On Sunday night, Bradley Beal and the Wizards gave fans something to cheer about: a 95-90 win over the Denver Nuggets, the second-best team in the West. As Beal walked into the tunnel after the win, a fan yelled out “You suck!” Beal stopped in his tracks, turned toward the fan, asked rhetorically if the fan was referring to him, and then turned himself into a meme:
There are many, many things that have “sucked” about this Wizards’ season. But Beal—who is posting a 25-5-5 season and could make one of the All-NBA teams—is not one of them, and neither was this reaction. If anything, the good-natured fun Beal is still exhibiting, despite a disappointing season marred by injuries, strange trades, and a failure to meet expectations, should be a glimmer of hope for a franchise without much direction. And the team experienced another flash of positivity on Tuesday as the front office finally fired longtime general manager Ernie Grunfeld. That sound you hear is the reset button finally being pressed. So what now?
Here are three questions the Wizards face as they enter the offseason:
Can Washington Hire the Right General Manager?
Owner Ted Leonsis has installed Tommy Sheppard as the team’s interim general manager, and reports say that he has a shot at retaining the job. Sheppard has been with the Wizards for as long as Grunfeld, and, as this Washington Post story details, he listens to Nipsey Hussle to better relate to millennials. Sure.
The Wizards have also been linked to Nets assistant general manager Trajan Langdon, Rockets vice president of basketball operations Gersson Rosas, and Warriors director of player personnel Larry Harris. After 16 years of Grunfeld’s culture defining the team, creating a new identity will be jarring but necessary—even if it means blowing things up and starting over. It will be paramount for Washington to hire a general manager who both has a plan and isn’t afraid to execute it. Sheppard could be a fine candidate, but after so many years working under Grunfeld, will he be willing to go against the principles instituted by his old boss? Unless the Wizards plan to continue jogging on the treadmill of mediocrity, drastic changes need to be ushered in. Finally firing Grunfeld was the right move, and hiring someone who can establish a team identity on a squad that always seems to be in conflict is equally important.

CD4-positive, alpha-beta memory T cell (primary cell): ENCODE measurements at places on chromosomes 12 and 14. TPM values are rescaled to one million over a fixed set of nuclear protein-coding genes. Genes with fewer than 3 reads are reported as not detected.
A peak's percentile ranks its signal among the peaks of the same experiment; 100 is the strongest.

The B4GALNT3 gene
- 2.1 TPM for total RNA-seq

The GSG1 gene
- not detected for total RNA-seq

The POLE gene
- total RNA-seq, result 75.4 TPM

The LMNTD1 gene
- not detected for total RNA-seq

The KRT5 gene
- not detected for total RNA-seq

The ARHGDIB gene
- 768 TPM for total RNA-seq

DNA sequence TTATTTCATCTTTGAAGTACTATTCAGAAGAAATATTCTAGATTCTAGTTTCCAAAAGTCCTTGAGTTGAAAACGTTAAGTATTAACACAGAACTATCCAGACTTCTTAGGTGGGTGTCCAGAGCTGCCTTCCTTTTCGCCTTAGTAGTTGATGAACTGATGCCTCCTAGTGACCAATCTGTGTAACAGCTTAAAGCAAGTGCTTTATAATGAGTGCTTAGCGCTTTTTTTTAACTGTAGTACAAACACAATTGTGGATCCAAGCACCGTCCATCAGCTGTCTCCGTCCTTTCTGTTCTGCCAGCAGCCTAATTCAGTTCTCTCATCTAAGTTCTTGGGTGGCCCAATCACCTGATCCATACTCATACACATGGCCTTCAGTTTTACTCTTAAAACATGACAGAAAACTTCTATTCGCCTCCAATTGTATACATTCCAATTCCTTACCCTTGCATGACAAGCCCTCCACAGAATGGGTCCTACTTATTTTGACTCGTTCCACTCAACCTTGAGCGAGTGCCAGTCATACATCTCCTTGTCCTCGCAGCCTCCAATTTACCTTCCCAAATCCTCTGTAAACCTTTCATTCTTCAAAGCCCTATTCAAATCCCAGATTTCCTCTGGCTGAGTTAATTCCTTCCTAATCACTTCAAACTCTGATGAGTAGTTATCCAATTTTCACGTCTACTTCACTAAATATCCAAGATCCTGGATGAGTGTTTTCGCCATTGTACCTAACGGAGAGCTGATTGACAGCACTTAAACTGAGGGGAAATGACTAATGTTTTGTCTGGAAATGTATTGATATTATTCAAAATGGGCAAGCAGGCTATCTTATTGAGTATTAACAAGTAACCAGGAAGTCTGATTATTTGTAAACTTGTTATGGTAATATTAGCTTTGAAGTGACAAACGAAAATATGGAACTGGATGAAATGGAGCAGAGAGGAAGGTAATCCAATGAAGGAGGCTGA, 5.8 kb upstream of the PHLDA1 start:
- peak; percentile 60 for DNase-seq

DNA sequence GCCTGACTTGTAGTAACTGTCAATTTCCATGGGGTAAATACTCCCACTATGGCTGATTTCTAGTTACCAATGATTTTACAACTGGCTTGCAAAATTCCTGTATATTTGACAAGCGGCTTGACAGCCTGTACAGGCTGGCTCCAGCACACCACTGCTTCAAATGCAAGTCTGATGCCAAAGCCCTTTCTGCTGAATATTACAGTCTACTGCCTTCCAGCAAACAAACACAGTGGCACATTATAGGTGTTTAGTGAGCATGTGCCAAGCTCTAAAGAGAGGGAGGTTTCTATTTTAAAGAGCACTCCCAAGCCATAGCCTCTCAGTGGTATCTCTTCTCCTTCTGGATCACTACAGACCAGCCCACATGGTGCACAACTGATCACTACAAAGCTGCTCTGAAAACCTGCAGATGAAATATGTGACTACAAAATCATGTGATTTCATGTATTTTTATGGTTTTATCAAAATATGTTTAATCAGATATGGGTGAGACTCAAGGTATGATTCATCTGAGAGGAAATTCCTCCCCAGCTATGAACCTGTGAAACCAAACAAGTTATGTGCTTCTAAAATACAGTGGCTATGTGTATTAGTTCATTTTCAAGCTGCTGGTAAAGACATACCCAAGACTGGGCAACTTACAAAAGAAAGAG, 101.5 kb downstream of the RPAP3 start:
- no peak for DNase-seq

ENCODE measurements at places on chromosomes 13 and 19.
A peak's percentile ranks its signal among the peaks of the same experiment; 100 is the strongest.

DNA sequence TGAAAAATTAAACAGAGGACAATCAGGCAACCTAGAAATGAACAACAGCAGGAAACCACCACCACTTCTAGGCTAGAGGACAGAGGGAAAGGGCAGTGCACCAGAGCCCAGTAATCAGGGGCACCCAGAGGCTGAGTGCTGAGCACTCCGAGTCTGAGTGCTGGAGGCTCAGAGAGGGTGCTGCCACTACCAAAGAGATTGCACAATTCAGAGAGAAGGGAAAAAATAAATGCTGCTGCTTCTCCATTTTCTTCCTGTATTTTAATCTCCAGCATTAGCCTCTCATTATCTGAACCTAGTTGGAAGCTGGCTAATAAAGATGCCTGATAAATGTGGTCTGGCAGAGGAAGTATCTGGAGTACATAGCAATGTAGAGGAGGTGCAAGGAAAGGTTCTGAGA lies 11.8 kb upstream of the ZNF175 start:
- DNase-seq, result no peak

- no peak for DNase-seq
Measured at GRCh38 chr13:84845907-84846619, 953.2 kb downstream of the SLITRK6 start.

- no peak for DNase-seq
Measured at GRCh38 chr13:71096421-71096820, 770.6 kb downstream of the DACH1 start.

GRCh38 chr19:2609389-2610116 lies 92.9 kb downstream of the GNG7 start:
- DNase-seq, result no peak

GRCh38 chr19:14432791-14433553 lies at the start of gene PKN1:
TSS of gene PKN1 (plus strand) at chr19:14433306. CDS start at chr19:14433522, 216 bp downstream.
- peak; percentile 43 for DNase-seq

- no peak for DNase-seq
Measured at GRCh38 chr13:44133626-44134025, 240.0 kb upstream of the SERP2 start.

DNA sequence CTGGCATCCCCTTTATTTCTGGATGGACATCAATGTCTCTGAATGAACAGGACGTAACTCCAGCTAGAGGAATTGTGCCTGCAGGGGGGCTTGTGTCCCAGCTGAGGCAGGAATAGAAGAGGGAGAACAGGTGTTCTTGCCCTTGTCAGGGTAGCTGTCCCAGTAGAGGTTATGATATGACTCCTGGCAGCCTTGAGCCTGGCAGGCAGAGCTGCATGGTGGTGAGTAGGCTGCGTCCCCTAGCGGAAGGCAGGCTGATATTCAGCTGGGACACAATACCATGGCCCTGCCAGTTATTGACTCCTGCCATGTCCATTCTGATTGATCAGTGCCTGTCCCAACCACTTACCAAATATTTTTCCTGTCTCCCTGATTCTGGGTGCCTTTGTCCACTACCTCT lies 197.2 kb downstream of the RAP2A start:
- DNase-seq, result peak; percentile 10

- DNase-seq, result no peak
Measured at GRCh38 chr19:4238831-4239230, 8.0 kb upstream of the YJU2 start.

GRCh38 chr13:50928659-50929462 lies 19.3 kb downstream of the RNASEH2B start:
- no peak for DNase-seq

Will They Give Beal the Supermax?
So we’re back to Beal, who is under contract for the next two seasons (at $27 million and $28 million, respectively). This is his team now, and he could be on the brink of getting paid handsomely for his troubles. If Beal makes an All-NBA team this season—he’s a possible third-team candidate—he will be eligible for a supermax contract, which would give him the same kind of extension Wall got in 2017, but at an even steeper price: roughly $192 million over four years. That would mean Wall and Beal would make a combined $83.4 million during the 2021-22 season and $90 million the season after. For a team that has topped out as a middling Eastern Conference squad, that’s untenable.